HP points to potentially substantial cost savings compared with the traditional model of paying for individual ink cartridges. Cost per page ranges from 8.3 cents per page for the lowest-tier plan to 4 cents per page for the premium plan. As the plans don’t distinguish between black and color pages, you could save a lot of money with Instant Ink if you print mostly in color. Note, though, that your savings may be considerably reduced if you don’t use up your allotted pages, or if you frequently print more pages than are included with your plan. If you print mostly in black and white, you may actually save money by sticking to buying cartridges the old-fashioned way.
HP uses “smart” cartridges that monitor your ink use and the number of pages you print, and automatically sends you replacement cartridges when your ink runs low. Your printer must be connected to the internet for the cartridges to record the ink and page data and transmit it to HP, and you may be unable to print if it is offline for an extended time. If you cancel your subscription, your Instant Ink cartridges will be disabled, and you’ll have to buy standard cartridges to use your printer again.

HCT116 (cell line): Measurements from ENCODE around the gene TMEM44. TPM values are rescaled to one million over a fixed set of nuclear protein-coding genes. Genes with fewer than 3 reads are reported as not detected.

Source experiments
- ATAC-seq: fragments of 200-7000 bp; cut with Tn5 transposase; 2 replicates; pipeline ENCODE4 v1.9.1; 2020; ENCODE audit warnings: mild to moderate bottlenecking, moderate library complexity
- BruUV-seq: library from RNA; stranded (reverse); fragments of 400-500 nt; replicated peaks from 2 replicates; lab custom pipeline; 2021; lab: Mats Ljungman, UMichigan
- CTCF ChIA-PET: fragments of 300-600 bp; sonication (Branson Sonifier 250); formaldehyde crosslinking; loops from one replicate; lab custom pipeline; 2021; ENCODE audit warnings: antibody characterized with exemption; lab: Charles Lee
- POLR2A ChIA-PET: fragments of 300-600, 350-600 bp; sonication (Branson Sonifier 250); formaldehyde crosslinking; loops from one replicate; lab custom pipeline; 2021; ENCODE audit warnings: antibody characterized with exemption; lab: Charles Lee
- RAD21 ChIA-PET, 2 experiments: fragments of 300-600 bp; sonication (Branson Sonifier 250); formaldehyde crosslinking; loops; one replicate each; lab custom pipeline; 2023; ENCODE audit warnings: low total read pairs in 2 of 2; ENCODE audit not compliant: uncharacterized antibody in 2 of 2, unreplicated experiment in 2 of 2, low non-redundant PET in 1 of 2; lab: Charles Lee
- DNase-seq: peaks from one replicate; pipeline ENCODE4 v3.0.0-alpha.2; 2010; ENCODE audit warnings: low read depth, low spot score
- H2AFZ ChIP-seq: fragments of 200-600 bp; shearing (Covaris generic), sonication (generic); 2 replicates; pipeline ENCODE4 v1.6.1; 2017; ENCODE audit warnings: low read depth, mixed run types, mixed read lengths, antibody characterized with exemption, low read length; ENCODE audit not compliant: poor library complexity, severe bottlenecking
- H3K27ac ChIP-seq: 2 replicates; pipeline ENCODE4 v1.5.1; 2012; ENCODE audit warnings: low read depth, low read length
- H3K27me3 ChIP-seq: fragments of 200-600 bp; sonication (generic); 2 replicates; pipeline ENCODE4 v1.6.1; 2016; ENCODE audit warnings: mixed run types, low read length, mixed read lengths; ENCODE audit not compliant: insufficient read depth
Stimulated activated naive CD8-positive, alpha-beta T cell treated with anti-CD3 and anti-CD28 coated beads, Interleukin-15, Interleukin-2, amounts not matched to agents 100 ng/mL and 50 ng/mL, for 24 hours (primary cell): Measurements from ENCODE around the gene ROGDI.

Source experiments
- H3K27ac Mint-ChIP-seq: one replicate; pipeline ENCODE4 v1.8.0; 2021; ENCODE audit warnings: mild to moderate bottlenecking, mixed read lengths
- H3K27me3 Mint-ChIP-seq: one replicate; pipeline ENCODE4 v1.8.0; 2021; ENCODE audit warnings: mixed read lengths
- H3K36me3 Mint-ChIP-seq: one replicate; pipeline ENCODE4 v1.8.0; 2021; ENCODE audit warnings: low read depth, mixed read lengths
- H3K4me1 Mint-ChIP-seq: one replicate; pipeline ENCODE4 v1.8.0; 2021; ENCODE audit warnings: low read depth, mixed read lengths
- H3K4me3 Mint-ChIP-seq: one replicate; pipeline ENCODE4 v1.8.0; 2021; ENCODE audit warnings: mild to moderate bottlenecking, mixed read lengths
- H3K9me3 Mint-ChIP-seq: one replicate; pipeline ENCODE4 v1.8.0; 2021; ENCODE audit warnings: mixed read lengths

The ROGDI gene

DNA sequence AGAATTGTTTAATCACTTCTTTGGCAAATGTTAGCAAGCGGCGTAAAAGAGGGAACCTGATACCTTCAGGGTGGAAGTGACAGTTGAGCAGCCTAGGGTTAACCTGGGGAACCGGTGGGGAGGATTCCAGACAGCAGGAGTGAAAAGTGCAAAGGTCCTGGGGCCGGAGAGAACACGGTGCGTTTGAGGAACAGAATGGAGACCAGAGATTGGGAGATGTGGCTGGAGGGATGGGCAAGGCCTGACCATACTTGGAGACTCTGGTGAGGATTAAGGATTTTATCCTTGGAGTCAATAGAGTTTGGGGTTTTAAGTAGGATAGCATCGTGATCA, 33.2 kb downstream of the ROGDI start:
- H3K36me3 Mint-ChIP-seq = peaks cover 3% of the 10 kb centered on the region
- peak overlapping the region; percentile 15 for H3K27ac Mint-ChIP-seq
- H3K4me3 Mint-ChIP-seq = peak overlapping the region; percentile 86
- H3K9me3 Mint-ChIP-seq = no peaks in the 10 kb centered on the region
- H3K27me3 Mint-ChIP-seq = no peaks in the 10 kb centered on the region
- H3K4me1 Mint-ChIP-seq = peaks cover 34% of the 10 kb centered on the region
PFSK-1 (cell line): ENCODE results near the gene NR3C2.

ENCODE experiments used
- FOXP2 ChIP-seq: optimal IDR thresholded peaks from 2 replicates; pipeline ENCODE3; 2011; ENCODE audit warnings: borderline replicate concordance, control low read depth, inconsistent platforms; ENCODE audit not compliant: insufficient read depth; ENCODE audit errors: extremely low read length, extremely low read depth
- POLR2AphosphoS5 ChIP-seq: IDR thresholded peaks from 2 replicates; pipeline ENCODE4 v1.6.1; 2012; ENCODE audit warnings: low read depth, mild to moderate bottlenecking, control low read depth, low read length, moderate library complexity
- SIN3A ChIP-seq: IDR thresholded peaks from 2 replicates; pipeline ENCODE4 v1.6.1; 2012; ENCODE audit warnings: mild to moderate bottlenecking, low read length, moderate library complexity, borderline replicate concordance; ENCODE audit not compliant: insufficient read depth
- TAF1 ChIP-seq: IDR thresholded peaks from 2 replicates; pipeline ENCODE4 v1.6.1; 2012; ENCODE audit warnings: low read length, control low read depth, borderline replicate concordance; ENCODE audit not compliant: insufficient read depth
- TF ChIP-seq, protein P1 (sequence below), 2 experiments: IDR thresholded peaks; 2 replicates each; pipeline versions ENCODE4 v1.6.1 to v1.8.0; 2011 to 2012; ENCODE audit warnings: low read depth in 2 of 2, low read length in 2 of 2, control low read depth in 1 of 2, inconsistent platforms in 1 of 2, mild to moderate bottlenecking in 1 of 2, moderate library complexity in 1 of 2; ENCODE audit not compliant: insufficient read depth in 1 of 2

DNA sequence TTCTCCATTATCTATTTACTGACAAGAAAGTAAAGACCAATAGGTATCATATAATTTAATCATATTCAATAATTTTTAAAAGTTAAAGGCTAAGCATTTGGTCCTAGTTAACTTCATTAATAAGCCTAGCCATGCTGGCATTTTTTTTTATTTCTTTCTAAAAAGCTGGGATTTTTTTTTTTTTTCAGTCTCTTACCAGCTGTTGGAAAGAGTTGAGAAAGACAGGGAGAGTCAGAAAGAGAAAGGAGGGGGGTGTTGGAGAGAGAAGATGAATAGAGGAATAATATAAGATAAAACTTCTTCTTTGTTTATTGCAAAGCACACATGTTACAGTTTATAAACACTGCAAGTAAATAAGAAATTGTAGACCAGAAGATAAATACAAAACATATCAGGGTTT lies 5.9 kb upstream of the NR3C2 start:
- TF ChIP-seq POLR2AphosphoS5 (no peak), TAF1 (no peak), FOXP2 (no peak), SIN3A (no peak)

For laser printers, HP offers five similar tiers of monthly toner plans, ranging from $2.99 for up to 50 pages to $36.99 for up to 1,500 pages.
HP Smart Tank Plus Bulk-Ink Printers
Starting in 2019 with the Smart Tank Plus 551 and Smart Tank Plus 651, HP took another tack in providing low-cost ink to its customers. These wireless all-in-ones come with up to two years’ worth of bottled ink, which you pour into reservoirs within the printer when they run low. Additional ink is also sold at a steep discount. The cost per page is approximately 0.3 cent for black pages and 0.9 cent per color page, in line with similar offerings from Epson and Canon, which we will discuss shortly. The catch is that you pay a steep price up front for these printers, and the two models mentioned above have a relatively sparse set of features. We hope that future models can be more feature-rich.
Along the same lines, in 2020 HP introduced the Neverstop line of laser printers with refillable toner, including the Editors’ Choice–winning Neverstop Laser MFP 1202w.
Brother’s INKvestment Tank: High-Yield Cartridges
Brother is saving businesses (including home offices) a pretty penny with its INKvestment Tank all-in-one printers, which employ low-cost, high-yield ink cartridges. Most of these printers use the same set of cartridges, with the black cartridge having a claimed yield of 3,000 pages and each color cartridge a yield of 1,500 pages. Brother has produced a string of excellent INKvestment Tank printers, including the Editors’ Choice Brother MFC-J6945DW. Running costs come to just less than a penny a page for printing in black and just less than a nickel a page for printing in color.
Epson EcoTank and SuperTank Printers